The day the car broke down en route to Long Beach Island.
We’d leave at midnight every year: one, then two, then three little girls asleep in the back of the station wagon, the luggage on the roof, as we made our way to “the beach.” I can’t remember the first time I saw Long Beach Island — I was too little. It’s always been part of my life. The most exciting thing was to wake up in the car, look out the window and see sand along the edges of the Jersey Turnpike, the air beginning to smell like the ocean. We were there.
We’ wake up every morning and look out the window and there would be my dad, walking. He loved the solitude; just him and the occasional shoreline fisherman in a junky beach chair, a bucket of bait at his side, and the gulls and the sandpipers. Every beach memory I have starts with him – even those from the years after he was gone. The first year we went back after he died, we’d drive around a corner or walk over to the bakery and suddenly, the intensity of early mourning would return. It was as if, until I mourned him there, I wasn’t ready to take on the world without him.
The memories aren’t remarkable: strong arms around me as I learned to love the surf, sand castles and holes where, as the poem says “the sea came up, ’til it could come no more,” gathering sea shells and beach glass, beach dinners and picnics and rainy day art projects my mom invented. And then, the privilege of passing them on to our own kids.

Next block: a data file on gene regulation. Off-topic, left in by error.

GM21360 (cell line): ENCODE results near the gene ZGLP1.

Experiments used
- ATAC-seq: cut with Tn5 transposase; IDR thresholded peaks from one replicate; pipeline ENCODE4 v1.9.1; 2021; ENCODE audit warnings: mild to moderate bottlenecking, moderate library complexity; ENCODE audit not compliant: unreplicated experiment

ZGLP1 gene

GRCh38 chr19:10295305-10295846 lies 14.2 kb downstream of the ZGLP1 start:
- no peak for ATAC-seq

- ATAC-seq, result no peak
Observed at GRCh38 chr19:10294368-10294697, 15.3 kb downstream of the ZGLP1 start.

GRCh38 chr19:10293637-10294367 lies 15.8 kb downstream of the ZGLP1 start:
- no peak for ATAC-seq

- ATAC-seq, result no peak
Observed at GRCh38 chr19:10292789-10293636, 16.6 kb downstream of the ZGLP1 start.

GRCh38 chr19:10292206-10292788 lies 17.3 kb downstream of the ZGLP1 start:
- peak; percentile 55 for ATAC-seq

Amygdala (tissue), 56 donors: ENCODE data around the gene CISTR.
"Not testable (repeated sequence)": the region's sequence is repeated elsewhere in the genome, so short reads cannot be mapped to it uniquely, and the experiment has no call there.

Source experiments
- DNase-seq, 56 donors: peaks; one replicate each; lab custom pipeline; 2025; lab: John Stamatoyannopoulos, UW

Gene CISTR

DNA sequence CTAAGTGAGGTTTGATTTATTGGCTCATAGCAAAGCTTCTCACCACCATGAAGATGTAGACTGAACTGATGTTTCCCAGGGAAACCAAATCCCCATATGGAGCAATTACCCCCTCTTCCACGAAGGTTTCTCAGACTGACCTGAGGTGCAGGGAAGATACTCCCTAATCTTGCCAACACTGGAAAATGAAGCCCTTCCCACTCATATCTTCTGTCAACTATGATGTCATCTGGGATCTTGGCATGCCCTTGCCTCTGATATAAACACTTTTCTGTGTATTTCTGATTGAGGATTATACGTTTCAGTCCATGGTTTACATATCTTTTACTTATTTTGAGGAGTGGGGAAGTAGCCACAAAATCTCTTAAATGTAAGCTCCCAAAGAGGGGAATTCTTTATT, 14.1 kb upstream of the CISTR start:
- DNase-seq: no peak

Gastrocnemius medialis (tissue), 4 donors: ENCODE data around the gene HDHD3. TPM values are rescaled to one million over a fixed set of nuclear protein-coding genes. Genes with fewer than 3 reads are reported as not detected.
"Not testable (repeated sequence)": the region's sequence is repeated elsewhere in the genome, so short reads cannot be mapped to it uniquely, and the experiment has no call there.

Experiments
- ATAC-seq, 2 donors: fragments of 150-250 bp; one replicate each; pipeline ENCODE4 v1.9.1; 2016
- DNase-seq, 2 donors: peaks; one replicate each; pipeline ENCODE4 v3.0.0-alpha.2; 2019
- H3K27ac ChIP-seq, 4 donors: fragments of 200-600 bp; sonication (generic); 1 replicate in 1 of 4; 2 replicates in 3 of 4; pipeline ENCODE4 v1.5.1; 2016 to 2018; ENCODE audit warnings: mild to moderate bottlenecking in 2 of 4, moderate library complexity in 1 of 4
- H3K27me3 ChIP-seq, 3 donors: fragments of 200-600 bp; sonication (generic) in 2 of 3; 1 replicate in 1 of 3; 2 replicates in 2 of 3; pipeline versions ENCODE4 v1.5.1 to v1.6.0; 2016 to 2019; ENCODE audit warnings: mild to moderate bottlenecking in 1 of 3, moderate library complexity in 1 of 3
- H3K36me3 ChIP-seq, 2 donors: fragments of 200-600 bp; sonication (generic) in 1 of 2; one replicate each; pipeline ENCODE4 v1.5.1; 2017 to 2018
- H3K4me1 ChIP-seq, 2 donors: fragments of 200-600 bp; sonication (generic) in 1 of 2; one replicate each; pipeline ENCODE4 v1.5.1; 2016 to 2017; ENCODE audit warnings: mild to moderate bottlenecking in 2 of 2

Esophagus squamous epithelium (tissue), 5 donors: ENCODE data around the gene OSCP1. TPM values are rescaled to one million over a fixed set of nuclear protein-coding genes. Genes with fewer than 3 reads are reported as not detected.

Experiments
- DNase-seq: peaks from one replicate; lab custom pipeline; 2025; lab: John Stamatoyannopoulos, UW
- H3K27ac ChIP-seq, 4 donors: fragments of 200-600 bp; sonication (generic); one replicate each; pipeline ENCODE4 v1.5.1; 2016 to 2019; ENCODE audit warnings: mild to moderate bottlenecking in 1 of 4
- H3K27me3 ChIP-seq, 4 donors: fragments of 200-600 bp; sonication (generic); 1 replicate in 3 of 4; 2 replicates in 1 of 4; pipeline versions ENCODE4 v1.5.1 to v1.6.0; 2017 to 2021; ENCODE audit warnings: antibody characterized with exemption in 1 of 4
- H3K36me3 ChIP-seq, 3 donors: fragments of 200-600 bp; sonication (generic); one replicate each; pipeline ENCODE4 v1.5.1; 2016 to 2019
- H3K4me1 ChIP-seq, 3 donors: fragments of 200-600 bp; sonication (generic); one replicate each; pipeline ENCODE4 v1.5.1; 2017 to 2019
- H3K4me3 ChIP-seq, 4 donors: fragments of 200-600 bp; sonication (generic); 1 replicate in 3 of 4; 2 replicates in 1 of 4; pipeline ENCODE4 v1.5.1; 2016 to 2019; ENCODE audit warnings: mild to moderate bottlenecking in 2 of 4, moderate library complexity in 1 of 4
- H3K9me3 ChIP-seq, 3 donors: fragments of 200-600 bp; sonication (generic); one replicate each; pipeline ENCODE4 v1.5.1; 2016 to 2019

The first time we took our children to Long Beach Island there was just one, 6 months old, the first grandchild and so a family celebrity. There are hilarious pictures of my sisters hovering over him, thrilled. Our second son’s debut at 10 months saw him happy on the beach in a teeny blow-up wading pool, under an umbrella. One summer he wore out an entire ‘Annie’ tape there. The summer when I was pregnant with him was the year of “The Rainbow Connection” and his big brother and I wore it out, a theme song for the last year before we were four instead of three. One summer my husband taught that big brother multiplication tables by providing a miniature golf outing every time he learned a new level.
They grew up on night time beach walks and slow mastery of life in the water, their own beach art projects, finding a real live starfish, and hours of lying in bed, falling asleep to the sounds of the surf.
Now it’s all gone. I’m shocked at my grief - the knowledge that the sticky bun bakery, restaurants and boogie board stores I went to, my kids went to, the drugstore where we always bought the Sunday Times, the island zoned almost entirely for houses and only a few hotels, the island that was almost exactly as it was when my parents took me there — where we spent my husband’s 60th birthday and so many 4th of Julys and family gatherings — all that history is gone, brutally erased by the force of a single storm.
The first time I heard Jersey Girl I was in a car on Long Beach Boulevard, mother of two, and I started to cry. “Down the shore everything’s alright”¯ may never mean the same thing to so many of us who share these memories of a simple Jersey beach town where you never put on anything but a bathing suit or shorts or jeans and a sweatshirt. It’s just really sad, not only for me and those who share wonderful memories of these old beach refuges, but also for those, coming now, who will never know them.
Here’s a little memory treat:
Photo from Cynthia Samuels
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